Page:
Heart Work: All of this is heart work, but this year we are particularly trying to make sure that healing, ritual, and relationships are central in the justice work. We helped bring a Transformative Justice trainer to work with the Albany activist community on addressing harm without reliance on the state. We hosted our 7th annual AfroSeder, a story and song-rich celebration of freedom from enslavement honoring Harriet Tubman and Moses. On our seder plate, for example, we had both a horseradish (Soul Fire grown) and a lock to represent the bitterness of slavery and the New Jim Crow. There is a point in the ritual where the children negotiate for a prize in exchange for the afikomen and we were touched that their first idea was “an acre of Soul Fire.” Yes!



BLFI Trainers: We are so excited to welcome the 2017 Class of Black and Latinx Farmers Immersion, “Train the Trainers.” These folks have farming and food justice experience and will help run BLFI sessions with the goal to bring their knowledge and skills back to their communities. This year’s trainers are Ruby Olisemeka, Katie Key, Tattiana Aqeel-de Oliveira, Daniel Reyes, Sindhu Siva, Cristal Alba, Sarah Garton, Dania Flores, and Dishaun Harris. Check out some of the bios and photos below – more forthcoming!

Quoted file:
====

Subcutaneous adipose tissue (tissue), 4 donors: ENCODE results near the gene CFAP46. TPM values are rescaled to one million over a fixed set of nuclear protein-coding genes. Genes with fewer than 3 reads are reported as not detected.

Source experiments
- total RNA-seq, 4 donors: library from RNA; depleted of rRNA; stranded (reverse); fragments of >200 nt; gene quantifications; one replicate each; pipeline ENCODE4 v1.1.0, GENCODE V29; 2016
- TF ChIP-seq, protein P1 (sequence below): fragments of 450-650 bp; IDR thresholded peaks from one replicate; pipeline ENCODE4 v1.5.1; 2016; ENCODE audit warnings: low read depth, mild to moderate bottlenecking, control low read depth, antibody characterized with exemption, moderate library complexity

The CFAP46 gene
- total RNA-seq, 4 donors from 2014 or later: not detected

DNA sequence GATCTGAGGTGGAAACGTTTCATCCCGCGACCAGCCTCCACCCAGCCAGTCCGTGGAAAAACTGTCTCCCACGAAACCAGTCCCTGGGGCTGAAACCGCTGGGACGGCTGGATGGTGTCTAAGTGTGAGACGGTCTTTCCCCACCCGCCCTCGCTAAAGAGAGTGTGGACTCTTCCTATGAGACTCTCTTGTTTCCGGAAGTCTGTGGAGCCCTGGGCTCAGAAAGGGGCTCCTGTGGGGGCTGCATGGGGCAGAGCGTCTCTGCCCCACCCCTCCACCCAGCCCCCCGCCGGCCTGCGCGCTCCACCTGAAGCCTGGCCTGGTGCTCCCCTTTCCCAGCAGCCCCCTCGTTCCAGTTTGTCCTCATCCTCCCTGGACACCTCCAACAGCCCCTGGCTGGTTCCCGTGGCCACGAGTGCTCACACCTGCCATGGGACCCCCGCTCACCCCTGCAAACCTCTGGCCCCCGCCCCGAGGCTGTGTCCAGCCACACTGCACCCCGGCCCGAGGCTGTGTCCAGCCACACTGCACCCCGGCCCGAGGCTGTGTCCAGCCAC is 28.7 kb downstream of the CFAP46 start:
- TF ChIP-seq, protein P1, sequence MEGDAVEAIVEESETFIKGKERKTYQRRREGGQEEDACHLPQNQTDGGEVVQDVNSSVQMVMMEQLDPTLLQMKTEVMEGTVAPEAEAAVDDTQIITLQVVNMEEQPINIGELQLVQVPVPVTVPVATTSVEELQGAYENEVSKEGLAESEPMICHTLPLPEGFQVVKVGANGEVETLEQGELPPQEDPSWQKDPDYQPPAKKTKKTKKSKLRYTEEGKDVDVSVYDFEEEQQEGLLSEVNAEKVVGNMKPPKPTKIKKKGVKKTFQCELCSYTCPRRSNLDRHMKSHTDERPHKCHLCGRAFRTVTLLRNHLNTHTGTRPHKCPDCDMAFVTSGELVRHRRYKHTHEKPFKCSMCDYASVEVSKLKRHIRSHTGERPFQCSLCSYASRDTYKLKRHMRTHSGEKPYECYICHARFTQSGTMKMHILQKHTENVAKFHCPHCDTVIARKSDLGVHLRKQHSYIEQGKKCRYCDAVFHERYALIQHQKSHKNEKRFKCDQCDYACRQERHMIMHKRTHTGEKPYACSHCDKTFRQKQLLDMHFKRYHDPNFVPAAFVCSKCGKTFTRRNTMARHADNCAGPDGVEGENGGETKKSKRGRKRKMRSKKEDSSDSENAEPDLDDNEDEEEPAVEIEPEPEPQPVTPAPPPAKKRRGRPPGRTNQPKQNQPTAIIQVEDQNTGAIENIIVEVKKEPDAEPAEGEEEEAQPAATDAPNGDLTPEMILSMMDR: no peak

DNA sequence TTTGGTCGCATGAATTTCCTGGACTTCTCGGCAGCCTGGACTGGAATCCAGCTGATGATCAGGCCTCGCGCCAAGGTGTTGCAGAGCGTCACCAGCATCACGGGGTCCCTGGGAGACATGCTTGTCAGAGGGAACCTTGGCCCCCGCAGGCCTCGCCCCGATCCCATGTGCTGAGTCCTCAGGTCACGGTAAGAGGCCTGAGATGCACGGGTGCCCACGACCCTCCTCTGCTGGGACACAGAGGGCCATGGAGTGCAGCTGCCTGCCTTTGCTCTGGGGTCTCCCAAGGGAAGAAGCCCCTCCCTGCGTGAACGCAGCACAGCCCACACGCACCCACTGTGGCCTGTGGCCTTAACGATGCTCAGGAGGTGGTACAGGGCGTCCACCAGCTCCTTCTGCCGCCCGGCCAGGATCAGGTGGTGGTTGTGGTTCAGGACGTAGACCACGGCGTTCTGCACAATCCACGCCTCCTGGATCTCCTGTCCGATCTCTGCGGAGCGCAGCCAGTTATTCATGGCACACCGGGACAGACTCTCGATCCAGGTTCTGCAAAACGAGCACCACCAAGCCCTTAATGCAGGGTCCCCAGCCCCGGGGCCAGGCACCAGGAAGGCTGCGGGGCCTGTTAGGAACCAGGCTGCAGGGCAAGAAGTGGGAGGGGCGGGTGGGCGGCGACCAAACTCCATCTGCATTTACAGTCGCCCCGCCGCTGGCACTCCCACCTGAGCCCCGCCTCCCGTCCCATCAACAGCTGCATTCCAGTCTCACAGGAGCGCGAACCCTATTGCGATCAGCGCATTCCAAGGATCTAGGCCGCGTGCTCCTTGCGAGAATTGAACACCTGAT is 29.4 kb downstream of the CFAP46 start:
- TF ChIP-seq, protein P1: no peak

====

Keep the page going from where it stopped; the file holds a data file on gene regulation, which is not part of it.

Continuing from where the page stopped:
Ruby Olisemeka is an independent educator/consultant focusing on socially transformative education; food justice and incorporating African and indigenous practices into farming and food & farming education. She began her farming career as an apprentice at Stone Barns (2011) and has since built numerous school and urban gardens in lower Westchester and Harlem. Ruby has over 10 years’ experience educating children and young adults, she has worked as an educator at Edible Schoolyard NYC, Harlem Grown and various public and private schools and institutions.

Tattiana Aqeel works as a product developer in DC’s medical cannabis program and has a decade of experience using herbal remedies, lifestyle, and nutrition for health maintenance. Other works include sustainable agriculture and waste management, bio-construction, wildcrafting, and propagating holistic food and health systems by/for people affected by racism. Her background is in the performing arts and she continues to make art to affect social change. Tattiana has extensive acting training and musical practice, which she uses to evoke healing through songs and stories that support human triumph over challenging environmental and ethical structures. She also uses dance and embodied breathing techniques to heal trauma.